Squeak has a very strong (historic) assumption that there’s a(n interactive) user interface. I stumbled across another occurrence of this assumption the other day. Let’s take a look at the problem, and how to fix it.
You’ll recall that Squeak’s exceptions are resumable. As such, they’re often used as a means of notifying high level code of some interesting result in some low-level method. (Common Lisp’s condition system provides an equivalent service.) These kinds of exceptions subclass
Notification. (Exceptions representing what most people understand by the term “exception” subclass
Exception.An unhandled exception propogates up the stack until it reaches the root context of the process. At this point the exception-handling system sends the exception the
#defaultAction message. By default this asks the system to display a debugger, showing you that something drastic and unhandled has happened.
So far so good. You’ll note that we already have an assumption of a UI-like system, in that “pop up a debugger” implies such a thing. But we’re not going to talk about that today. (In fact, in shell-oriented scripts you’d use a
CommandLineToolSet which would simply log the exception information and stack trace to stderr.)
No, today we’re going to talk about “let’s just tell the user that something’s interesting”, specifically, in the context of updating an image in a continuous integration environment.
When you load a Monticello snapshot into your image, Monticello constructs a diff between the changes in the mcz file and the state of your image. This diff contains things like “reshape this class”, “define that method”, and so on. If you load a Monticello snapshot that makes no effective changes to the system – you already have all the changes implied in the mcz file – Monticello will raise a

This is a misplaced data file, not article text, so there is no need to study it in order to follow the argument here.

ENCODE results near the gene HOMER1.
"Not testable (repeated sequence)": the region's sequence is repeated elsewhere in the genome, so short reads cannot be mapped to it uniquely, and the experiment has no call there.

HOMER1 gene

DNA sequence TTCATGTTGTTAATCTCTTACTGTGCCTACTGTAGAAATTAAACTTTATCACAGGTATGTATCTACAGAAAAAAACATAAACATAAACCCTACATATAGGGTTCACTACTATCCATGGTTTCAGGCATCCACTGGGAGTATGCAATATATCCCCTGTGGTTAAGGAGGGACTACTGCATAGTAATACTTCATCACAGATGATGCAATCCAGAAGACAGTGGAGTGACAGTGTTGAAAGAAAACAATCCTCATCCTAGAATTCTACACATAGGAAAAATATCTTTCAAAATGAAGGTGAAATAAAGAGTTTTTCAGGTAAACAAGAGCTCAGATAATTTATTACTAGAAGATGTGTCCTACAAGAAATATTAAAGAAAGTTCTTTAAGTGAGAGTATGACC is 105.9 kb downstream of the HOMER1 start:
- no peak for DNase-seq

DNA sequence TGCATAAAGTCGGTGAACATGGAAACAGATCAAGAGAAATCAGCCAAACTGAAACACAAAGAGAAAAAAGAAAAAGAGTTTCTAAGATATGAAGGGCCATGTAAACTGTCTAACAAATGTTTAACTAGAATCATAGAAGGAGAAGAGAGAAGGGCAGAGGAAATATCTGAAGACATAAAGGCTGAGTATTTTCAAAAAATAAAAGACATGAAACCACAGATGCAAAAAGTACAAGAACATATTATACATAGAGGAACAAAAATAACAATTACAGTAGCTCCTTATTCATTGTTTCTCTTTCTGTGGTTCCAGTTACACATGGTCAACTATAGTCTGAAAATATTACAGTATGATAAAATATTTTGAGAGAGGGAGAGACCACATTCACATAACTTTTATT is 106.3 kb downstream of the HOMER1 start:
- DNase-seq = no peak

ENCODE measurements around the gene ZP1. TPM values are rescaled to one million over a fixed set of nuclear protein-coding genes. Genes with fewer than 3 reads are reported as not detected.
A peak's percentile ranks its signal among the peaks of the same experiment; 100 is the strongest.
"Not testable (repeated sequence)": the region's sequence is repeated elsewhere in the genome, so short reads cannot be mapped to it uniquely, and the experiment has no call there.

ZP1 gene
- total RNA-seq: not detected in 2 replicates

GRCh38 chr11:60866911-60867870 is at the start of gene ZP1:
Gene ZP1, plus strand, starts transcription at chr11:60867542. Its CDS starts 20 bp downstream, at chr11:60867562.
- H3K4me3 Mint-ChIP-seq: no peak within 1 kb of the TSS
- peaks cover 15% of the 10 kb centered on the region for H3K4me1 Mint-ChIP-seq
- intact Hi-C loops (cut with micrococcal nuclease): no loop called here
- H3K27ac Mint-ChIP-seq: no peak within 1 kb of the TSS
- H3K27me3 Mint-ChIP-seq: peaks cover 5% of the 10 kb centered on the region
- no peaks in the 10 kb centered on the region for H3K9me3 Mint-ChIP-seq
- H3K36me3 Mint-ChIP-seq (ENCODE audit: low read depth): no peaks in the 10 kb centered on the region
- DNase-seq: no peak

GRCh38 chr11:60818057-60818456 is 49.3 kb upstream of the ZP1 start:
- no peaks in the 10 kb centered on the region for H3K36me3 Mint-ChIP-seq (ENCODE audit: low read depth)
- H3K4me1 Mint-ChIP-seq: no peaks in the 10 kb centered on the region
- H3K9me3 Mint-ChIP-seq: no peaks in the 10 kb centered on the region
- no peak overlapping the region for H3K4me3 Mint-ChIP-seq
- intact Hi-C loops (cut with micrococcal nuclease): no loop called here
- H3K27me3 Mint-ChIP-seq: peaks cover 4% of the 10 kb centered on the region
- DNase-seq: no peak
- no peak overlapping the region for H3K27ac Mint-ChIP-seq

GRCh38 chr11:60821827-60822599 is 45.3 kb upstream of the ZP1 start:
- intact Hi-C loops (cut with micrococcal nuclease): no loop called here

MCNoChangesException. This isn’t an error: it’s just something interesting that happened. But
#defaultAction method looks like this:
self inform: 'No changes'
This looks fine, but
Object >> #inform: happens to ask the default
UIManager to tell the user what happened. That happens to usually pop up a modal dialog. A modal dialog in a thing with no head, and no logging to indicate a problem. Hmmm.
There are several things we can do here:
- Catch the notification and just resume it
- Add a new shell-friendly
UIManagerthat on an
#inform:writes the parameter to stdout
The second option is really the right solution. Which is, of course, why I opted for the first: it’s a quick, easy fix that addresses my immediate concerns.
The moral of the story here seems to be that if you’re going to write a whole new programming environment, you should build “play nicely with command line scripts” in as early as possible. Otherwise, it becomes a real pain to automate anything, which makes CI and many other things a pain.